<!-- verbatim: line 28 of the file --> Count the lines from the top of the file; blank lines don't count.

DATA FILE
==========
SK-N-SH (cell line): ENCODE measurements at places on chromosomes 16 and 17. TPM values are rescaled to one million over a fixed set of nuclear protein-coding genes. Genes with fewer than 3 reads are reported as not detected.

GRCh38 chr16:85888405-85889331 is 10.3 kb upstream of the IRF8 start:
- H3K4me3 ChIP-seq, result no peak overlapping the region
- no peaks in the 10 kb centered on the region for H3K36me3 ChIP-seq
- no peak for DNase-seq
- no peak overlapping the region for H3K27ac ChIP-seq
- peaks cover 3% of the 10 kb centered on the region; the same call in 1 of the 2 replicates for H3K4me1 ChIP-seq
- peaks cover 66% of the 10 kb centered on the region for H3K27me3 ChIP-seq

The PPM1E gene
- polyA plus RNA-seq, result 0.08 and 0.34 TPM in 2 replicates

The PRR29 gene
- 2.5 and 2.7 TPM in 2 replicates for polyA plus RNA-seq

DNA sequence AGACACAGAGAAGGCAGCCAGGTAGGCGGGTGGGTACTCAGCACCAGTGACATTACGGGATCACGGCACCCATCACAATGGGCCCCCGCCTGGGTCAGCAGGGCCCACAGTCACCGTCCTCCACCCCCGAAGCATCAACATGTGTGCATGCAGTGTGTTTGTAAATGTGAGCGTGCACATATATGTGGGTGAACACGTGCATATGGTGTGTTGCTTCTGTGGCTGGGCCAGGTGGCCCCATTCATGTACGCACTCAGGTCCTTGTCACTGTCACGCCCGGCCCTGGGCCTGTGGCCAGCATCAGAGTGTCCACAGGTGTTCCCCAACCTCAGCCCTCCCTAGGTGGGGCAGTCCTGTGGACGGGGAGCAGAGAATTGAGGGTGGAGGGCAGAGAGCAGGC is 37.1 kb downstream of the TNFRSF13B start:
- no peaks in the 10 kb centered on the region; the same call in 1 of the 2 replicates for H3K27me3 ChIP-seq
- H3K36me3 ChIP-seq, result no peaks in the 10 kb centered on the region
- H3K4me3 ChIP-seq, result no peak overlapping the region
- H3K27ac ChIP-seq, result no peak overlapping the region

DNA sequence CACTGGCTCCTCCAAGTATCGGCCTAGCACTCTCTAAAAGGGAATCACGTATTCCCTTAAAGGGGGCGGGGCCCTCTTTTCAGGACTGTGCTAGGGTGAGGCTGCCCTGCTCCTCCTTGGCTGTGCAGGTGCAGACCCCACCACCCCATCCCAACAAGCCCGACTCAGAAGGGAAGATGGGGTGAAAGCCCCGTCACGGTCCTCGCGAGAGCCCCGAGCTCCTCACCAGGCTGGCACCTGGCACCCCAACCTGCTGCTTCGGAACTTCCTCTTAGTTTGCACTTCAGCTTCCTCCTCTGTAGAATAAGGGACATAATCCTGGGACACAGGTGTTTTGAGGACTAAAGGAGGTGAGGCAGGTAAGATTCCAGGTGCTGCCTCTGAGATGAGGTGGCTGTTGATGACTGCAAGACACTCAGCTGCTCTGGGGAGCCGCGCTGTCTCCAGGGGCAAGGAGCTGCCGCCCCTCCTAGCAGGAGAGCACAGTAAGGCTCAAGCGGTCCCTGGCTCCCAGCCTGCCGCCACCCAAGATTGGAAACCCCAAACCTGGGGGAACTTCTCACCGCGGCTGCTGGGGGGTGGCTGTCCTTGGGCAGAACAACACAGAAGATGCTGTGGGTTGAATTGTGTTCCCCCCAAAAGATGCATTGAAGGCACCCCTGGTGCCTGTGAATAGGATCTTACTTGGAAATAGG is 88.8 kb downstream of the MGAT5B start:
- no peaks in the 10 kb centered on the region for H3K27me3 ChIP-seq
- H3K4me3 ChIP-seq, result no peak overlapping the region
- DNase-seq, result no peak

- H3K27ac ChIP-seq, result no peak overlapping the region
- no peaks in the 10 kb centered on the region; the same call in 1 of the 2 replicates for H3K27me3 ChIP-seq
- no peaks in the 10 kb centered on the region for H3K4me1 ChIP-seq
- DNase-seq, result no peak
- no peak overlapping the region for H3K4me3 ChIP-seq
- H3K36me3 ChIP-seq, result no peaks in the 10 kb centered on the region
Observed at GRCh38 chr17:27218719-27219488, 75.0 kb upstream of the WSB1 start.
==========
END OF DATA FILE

Observed at GRCh38 chr17:27218719-27219488, 75.0 kb upstream of the WSB1 start.